Here and here, we have two different romanised spellings for the same name.

The actual street sing says this:

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Its hard to read, but this says (Leof) Kon/nou Palaiologou. A slash is a common way to abbreviate the name Konstantinos in writing. Ergo, we have a third, entirely different romanisation that neither non-Greek speaker chose to follow. This would be the standard romanisation under ISO 843 and the one that should be in OSM.

But most importantly, since there is only one standard way used by governments (both national and local) to romanise Standard Greek, there would be zero confusion/room for interpretation if Greek names were the main name tag. As it stands now, there are plenty of examples throughout Cyprus were the data can be interpreted by a machine as two different streets when it is simply inconsistent spelling through haphazard romanisation.

Obviously I am not saying that the hard work of other mappers was not without merit, but if an organised effort is not taken, eventually native Cypriot mappers will begin piecemeal modification of their own, and this will in turn add an entire new layer of inconsistency.

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Although it wasn’t automated as it involved lots of Turkish transliterations I wanted to manually review, this changeset in the (formerly) Turkish Cypriot quarter of Moutallos reflects the type of tagging that would result from the mass edit if it were to go through. My kind regards to Afrandez, who made a changeset just before that added the Turkish names, assisting me in reconstructing who was meant from the inconsistent signage/transliteration.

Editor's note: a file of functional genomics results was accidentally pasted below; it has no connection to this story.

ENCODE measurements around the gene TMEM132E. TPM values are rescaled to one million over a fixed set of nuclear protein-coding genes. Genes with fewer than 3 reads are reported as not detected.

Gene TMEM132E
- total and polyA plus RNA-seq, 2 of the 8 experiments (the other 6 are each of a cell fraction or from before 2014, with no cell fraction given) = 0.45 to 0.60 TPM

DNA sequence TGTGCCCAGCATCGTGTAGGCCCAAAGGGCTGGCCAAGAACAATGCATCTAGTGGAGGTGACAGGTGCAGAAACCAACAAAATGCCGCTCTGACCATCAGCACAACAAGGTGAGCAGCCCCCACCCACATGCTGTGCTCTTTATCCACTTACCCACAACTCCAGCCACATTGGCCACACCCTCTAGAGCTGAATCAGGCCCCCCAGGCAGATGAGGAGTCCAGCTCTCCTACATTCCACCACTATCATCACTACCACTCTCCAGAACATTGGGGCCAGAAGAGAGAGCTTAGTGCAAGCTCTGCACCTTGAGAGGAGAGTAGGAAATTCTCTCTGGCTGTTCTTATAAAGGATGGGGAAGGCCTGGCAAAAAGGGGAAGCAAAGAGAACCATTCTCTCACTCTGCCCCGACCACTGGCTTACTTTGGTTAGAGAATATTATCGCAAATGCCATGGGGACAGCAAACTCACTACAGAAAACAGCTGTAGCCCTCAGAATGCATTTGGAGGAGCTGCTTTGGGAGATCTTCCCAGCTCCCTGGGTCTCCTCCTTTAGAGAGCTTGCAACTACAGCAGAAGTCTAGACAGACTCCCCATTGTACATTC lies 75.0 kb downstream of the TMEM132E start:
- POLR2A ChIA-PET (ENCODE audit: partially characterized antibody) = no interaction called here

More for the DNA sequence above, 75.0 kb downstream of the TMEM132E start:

I support a cleanup like this. Romanized Greek is not English. Neither are the versions of Eastern Asia CJK languages that use the latin script. But,

I don’t think int_name is the right tag for this. We don’t use that for romanized Kanji or other similar situations. name:el-Latn seems to be the most suitable. If you do this, be sure to set name:el as well so a user who wants Greek can get it in their language choice.

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While I don’t disagree with the usage of a tag like name:el-Latn in theory, in practice it has near zero use, while int_name is widely used in countries that use Cyrillic and Greek script to indicate a transliteration, and documented as such on the wiki.

In Cyprus itself (if i’m not mistaken) this was also seen as pretty standard for this use before my proposal, wherever Greek names are employed already (probably in no small part to its usage in Greece however).

Is it necessary after the fact to break it into separate tags for el-Latn, bg-Latn etc.? They all serve the same objective purpose of transliterating the name tag, whatever language that name tag may be in. In any case, that would be a whole separate cleanup of its own.

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The Serbian equivalent name:sr-Latn is used on nearly 250,000 objects. Perhaps that has evolved differently because parallel use of the two alphabets is more common in Serbia than in Bulgaria or Greece.